‘Just the none, but good long legs,’ said Gertrude. ‘And their eggs! Would feed an army an ostrich egg would. Oh, octopus. What’s one of those when it’s at home?’

            ‘I suppose we could ask Will,’ said Anne, resentfully, patting her growing belly. ‘If he knows nothing else he knows things no other bugger knows nothing about, Gertrude.’

            And rude Gert smirked, ‘Like putting things in holes. Babies don’t grow on trees do they?’

            ‘He thinks they do,’ said Anne. ‘First time I gave him a hand in bed he thought that I was milking him to feed the baby! He’s a jackanapes.’

            ‘Gross,’ said Gertie. ‘But you’re Mrs Shagsper now, ain’t you? Your salad days are over, duck.’

            ‘Don’t call me duck, it’s low.’

‘We’re in the Midlands, though, get used to it. You’re Mrs S that’s all there is about it. Sorry.’

‘You bloody will be, duck. I’m Hathaway, and that’s an end to it.’

            ‘But you’re married to him! Ain’t you?’

            ‘Yeah, okay, alright, I must admit it. But a Shagsper I will never be, my friend. Shagsper. Shagsper! What sort of effin name is that?’


            ‘And he hasn’t got a job, and he hasn’t got no prospects, and he’s almost young enough to be my bleedin’ son. If it hadn’t been for them three witches I wouldn’t have touched him with a ten foot pole.’

            ‘Three witches? What three witches?’

            ‘That week in Scotland on the charabang. I got pissed one night and I met them at the crossroads. They said they’d tell me fortune for a groat.’

            ‘Bloody Ada, you were drunk, weren’t you? What did they say?’

            ‘I asked them where the lads hung out, up Scotland way. Where I could get a crafty peep behind the sporran. They went on and on and on.’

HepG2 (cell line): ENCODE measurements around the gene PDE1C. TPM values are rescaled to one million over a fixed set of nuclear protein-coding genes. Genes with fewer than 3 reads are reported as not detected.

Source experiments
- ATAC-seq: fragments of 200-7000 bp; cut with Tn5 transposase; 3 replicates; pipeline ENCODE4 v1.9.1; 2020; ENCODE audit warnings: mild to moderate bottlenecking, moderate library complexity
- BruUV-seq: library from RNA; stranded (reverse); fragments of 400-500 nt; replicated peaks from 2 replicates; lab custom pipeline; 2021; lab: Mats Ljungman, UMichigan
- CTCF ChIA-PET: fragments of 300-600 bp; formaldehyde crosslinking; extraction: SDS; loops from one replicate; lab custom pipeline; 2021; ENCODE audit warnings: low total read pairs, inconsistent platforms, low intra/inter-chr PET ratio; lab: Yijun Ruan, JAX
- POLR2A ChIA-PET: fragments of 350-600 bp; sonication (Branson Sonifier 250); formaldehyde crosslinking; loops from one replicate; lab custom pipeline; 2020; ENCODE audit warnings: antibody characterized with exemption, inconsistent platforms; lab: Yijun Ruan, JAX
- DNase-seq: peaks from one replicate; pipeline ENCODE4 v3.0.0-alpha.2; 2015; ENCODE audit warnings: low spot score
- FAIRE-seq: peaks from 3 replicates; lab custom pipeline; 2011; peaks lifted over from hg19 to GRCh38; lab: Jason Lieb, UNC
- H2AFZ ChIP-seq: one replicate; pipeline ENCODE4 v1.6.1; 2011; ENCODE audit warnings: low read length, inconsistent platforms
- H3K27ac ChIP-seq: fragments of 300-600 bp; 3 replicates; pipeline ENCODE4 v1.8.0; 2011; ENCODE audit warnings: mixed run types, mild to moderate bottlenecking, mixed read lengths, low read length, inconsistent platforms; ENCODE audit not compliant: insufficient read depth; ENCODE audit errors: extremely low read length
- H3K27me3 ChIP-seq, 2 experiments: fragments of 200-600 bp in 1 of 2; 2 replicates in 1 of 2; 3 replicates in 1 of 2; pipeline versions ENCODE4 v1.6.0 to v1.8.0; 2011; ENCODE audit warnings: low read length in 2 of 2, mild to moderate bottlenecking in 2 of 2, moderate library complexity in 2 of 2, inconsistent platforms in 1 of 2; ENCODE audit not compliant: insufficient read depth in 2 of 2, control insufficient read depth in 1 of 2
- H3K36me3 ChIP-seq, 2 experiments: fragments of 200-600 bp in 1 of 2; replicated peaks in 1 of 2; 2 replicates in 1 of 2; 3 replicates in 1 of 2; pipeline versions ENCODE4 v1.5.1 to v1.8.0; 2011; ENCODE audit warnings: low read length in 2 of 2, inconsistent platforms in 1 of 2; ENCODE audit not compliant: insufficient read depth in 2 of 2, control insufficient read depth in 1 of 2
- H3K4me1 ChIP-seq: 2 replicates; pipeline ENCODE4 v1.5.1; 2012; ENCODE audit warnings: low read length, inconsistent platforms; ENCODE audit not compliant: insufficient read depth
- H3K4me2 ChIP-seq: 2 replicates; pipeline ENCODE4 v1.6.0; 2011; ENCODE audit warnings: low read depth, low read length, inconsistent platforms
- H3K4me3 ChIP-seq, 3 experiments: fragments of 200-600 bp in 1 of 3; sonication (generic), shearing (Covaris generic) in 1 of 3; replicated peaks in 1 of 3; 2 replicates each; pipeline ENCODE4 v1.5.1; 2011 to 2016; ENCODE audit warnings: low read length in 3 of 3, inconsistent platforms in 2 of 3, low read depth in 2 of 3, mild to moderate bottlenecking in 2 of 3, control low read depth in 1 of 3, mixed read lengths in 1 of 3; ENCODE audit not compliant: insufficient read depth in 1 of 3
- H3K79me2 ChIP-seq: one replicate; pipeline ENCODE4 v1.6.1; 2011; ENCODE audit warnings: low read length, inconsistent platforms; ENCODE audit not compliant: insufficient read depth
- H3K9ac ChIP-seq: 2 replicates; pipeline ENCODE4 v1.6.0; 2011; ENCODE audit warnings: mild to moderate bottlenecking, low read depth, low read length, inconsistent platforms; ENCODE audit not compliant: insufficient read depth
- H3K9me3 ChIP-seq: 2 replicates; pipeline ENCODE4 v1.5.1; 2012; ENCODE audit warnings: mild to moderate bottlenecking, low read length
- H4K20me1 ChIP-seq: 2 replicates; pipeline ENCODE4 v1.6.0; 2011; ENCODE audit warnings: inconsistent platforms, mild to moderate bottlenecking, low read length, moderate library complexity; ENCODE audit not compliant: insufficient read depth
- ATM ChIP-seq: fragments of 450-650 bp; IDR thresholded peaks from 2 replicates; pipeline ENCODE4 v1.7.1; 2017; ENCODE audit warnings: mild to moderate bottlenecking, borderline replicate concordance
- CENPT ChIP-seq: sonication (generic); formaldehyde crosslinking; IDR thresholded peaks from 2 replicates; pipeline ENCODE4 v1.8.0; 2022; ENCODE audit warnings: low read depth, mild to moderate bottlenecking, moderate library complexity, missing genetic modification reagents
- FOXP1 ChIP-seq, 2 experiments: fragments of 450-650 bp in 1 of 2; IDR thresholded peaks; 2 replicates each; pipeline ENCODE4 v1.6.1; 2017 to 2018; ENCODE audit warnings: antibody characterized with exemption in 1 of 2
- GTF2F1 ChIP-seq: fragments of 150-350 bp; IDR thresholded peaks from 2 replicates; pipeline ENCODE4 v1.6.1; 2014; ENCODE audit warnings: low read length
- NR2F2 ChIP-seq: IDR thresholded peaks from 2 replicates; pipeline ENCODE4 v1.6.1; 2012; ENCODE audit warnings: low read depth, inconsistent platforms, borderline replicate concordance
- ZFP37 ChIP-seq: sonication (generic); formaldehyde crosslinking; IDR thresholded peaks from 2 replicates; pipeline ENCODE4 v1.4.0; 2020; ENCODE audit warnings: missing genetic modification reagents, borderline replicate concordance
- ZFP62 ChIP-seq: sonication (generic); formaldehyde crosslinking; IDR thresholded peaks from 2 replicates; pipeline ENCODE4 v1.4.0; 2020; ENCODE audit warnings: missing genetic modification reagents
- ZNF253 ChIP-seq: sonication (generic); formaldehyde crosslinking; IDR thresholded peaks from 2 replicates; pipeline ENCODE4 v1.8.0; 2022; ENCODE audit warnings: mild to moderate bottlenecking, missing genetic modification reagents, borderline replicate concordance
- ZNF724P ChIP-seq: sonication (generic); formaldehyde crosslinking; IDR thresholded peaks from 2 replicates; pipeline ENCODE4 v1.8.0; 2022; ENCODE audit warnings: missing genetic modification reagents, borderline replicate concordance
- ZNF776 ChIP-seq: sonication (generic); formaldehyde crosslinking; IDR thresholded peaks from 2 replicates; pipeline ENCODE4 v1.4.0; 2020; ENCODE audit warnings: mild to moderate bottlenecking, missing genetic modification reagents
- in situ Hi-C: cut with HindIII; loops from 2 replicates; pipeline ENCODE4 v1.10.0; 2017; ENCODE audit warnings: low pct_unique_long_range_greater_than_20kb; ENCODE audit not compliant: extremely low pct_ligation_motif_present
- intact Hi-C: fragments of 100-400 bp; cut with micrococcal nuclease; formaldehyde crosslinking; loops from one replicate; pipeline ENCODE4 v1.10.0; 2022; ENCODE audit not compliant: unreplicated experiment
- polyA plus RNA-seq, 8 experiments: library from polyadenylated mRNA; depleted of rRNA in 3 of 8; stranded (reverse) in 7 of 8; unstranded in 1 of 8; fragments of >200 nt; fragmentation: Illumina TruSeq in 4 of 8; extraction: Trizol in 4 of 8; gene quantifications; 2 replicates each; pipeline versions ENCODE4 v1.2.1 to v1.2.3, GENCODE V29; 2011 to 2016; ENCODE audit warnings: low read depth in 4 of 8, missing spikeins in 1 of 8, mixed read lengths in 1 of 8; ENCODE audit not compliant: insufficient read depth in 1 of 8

The truth, eh? You must be bloody mad!

Power of the Ad?

My first ever use of Facebook ads finished a short time ago. I can’t be sure exactly when, because they time them in some American West Coast Time and I couldn’t really work out when the ad would appear in any given zone. I went to grammar school, see = I can’t do sums, only French.

Anyway, I hope lots of people saw it, and lots of people downloaded the freebie of The Blood Hound. If you missed it it’ll cost you a gigantic 99p (or cents) and I really think it’s worth it. Some people love it, and some find it too bleak and horrible for words.

Be interested to read your review on Amazon…

But only sleepeth

It took the Covid lockdown to wake me up, it seems. I realised I hadn’t written on this page for so long I’d forgotten I had it. Written plenty of other things in the meantime – novels, novellas, scripts, even the odd letter – but my old mother always used to say I was a lazy sod. She was a woman though, and they have a different attitude to work. They do it, we think about it…

She’d probably be quite pleased that I was moved to do this because I had something to give away, however. Generous was Dot. And she was not cynical enough to realise the freebie was just a way of getting people to remember my existence. (Oh yes she was!)

It’s a novella called The Blood Hound, and it’s free on Amazon for a couple more days. Not much of a gift, you might think, because it’s only 99p for the rest of the time. I priced it so low because a few of my normal prepub readers think it’s too unpleasant to inflict on Joe Public. It recounts, in fictional form, the true story of a barber in Blackburn, Lancs, who raped and murdered a seven-year-old neighbour called Emily Holland, whose grave and memorial still exist in the local cemetery. It is a gruesome tale, and a weirdly troubling one. The governor of the jail where William Fish was hanged described him as the gentlest prisoner he had ever known.

I, obviously, think the unpleasantness is a vital part of the book. I’ve always found it worrying how black and white murders come out in the wash of fiction, and I wanted to contrast the genuine vileness of Fish’s act with the fact that he was a loved and loving father and husband. He said himself he did no know why he had done it – he had ‘not intended to’ – and his wife said she had forgiven him, whatever that might mean.

But the fact remains it is unpleasant. And maybe the people who hate it are right. It has many vociferous supporters, however, and maybe they are right as well. What? Is this possible? Who knows.